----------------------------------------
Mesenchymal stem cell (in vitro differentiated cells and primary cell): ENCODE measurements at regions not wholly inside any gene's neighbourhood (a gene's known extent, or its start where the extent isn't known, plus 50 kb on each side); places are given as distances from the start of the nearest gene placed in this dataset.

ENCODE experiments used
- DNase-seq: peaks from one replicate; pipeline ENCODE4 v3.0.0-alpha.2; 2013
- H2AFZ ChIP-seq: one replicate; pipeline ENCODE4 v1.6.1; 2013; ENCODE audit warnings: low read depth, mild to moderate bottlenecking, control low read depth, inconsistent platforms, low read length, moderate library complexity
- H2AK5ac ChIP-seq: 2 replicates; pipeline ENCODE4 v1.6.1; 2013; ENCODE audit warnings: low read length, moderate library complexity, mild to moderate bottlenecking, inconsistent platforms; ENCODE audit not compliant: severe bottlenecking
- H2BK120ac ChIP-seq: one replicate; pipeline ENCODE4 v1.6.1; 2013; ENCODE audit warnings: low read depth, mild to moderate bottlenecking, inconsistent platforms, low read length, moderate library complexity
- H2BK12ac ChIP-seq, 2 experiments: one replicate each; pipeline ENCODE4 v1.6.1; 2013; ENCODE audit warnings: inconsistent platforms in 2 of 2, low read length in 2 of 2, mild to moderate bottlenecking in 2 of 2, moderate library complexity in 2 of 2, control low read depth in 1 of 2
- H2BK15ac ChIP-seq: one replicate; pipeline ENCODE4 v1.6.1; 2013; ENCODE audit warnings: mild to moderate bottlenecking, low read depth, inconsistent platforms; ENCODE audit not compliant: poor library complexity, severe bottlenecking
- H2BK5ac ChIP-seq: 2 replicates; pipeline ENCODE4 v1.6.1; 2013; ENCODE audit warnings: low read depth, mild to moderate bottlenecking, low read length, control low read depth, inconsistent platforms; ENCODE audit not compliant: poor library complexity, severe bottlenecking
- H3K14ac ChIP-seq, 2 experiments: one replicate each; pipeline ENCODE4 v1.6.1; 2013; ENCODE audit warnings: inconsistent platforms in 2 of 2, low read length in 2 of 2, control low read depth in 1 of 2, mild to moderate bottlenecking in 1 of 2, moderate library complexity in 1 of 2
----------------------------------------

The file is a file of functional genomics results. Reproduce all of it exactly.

Mesenchymal stem cell (in vitro differentiated cells and primary cell): ENCODE measurements at regions not wholly inside any gene's neighbourhood (a gene's known extent, or its start where the extent isn't known, plus 50 kb on each side); places are given as distances from the start of the nearest gene placed in this dataset.

ENCODE experiments used
- DNase-seq: peaks from one replicate; pipeline ENCODE4 v3.0.0-alpha.2; 2013
- H2AFZ ChIP-seq: one replicate; pipeline ENCODE4 v1.6.1; 2013; ENCODE audit warnings: low read depth, mild to moderate bottlenecking, control low read depth, inconsistent platforms, low read length, moderate library complexity
- H2AK5ac ChIP-seq: 2 replicates; pipeline ENCODE4 v1.6.1; 2013; ENCODE audit warnings: low read length, moderate library complexity, mild to moderate bottlenecking, inconsistent platforms; ENCODE audit not compliant: severe bottlenecking
- H2BK120ac ChIP-seq: one replicate; pipeline ENCODE4 v1.6.1; 2013; ENCODE audit warnings: low read depth, mild to moderate bottlenecking, inconsistent platforms, low read length, moderate library complexity
- H2BK12ac ChIP-seq, 2 experiments: one replicate each; pipeline ENCODE4 v1.6.1; 2013; ENCODE audit warnings: inconsistent platforms in 2 of 2, low read length in 2 of 2, mild to moderate bottlenecking in 2 of 2, moderate library complexity in 2 of 2, control low read depth in 1 of 2
- H2BK15ac ChIP-seq: one replicate; pipeline ENCODE4 v1.6.1; 2013; ENCODE audit warnings: mild to moderate bottlenecking, low read depth, inconsistent platforms; ENCODE audit not compliant: poor library complexity, severe bottlenecking
- H2BK5ac ChIP-seq: 2 replicates; pipeline ENCODE4 v1.6.1; 2013; ENCODE audit warnings: low read depth, mild to moderate bottlenecking, low read length, control low read depth, inconsistent platforms; ENCODE audit not compliant: poor library complexity, severe bottlenecking
- H3K14ac ChIP-seq, 2 experiments: one replicate each; pipeline ENCODE4 v1.6.1; 2013; ENCODE audit warnings: inconsistent platforms in 2 of 2, low read length in 2 of 2, control low read depth in 1 of 2, mild to moderate bottlenecking in 1 of 2, moderate library complexity in 1 of 2